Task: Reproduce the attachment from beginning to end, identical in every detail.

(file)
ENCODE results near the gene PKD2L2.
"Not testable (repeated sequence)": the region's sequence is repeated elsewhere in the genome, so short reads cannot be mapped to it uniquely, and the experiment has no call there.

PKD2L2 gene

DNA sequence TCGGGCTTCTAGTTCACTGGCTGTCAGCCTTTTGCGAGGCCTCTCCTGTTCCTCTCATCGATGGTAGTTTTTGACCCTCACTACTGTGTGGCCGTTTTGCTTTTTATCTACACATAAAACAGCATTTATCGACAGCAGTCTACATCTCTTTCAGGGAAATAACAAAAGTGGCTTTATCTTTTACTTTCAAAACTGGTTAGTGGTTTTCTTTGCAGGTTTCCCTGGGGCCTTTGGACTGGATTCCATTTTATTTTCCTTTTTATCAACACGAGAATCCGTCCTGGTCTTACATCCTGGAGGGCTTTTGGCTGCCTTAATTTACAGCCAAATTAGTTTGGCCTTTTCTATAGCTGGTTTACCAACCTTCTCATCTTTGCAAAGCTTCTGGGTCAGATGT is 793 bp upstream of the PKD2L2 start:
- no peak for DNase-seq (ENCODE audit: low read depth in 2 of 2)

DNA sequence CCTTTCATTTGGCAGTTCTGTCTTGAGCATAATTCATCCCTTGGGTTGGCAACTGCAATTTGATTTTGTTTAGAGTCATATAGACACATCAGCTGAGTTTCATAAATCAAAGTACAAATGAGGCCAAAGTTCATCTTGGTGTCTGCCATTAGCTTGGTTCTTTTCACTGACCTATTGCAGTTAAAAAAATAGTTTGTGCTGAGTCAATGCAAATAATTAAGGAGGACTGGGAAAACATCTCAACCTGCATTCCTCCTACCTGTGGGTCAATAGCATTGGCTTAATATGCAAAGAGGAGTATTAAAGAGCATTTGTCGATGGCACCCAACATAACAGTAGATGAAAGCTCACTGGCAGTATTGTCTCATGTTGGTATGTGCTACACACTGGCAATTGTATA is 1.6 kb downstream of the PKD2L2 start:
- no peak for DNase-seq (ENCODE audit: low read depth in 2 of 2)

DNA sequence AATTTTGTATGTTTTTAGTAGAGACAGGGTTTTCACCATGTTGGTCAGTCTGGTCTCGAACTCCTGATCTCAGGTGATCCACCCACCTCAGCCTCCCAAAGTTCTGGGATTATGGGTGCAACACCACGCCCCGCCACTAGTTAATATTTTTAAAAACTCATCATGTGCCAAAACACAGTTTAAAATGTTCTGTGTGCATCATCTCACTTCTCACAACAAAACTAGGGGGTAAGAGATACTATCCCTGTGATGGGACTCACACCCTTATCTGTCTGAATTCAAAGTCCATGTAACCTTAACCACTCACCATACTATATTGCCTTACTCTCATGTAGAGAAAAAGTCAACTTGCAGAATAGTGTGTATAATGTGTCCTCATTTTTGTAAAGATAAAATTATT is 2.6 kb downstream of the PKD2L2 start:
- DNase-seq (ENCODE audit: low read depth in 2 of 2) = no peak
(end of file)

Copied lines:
ENCODE results near the gene PKD2L2.
"Not testable (repeated sequence)": the region's sequence is repeated elsewhere in the genome, so short reads cannot be mapped to it uniquely, and the experiment has no call there.

PKD2L2 gene

DNA sequence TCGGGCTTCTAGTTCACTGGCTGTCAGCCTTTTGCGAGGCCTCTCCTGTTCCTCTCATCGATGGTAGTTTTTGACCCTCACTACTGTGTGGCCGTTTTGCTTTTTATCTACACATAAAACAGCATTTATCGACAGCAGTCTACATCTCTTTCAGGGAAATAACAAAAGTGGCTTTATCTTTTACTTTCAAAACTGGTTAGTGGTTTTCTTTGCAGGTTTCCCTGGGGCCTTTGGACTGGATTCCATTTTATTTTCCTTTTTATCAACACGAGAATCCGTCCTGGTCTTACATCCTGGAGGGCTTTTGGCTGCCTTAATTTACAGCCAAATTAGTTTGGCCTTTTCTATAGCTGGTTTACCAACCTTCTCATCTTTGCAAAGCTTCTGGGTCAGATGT is 793 bp upstream of the PKD2L2 start:
- no peak for DNase-seq (ENCODE audit: low read depth in 2 of 2)

DNA sequence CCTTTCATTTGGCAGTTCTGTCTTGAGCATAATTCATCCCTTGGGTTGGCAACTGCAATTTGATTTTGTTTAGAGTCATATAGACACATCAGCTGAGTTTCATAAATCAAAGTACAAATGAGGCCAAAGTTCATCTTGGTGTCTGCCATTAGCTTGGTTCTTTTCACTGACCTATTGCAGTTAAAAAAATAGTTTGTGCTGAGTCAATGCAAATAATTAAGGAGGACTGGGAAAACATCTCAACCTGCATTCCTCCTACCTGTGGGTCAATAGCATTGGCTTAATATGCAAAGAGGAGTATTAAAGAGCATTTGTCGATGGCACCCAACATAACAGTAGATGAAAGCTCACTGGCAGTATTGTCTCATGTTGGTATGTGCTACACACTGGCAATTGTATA is 1.6 kb downstream of the PKD2L2 start:
- no peak for DNase-seq (ENCODE audit: low read depth in 2 of 2)

DNA sequence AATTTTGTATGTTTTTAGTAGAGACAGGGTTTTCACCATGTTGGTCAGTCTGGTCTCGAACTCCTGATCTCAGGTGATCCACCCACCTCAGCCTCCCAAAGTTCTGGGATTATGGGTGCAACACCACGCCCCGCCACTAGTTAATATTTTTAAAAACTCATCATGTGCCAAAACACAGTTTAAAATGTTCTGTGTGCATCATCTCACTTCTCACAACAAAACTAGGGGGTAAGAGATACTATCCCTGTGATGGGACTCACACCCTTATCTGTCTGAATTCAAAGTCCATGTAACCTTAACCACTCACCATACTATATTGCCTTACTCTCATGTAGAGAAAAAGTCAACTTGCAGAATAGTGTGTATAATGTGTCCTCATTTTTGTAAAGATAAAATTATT is 2.6 kb downstream of the PKD2L2 start:
- DNase-seq (ENCODE audit: low read depth in 2 of 2) = no peak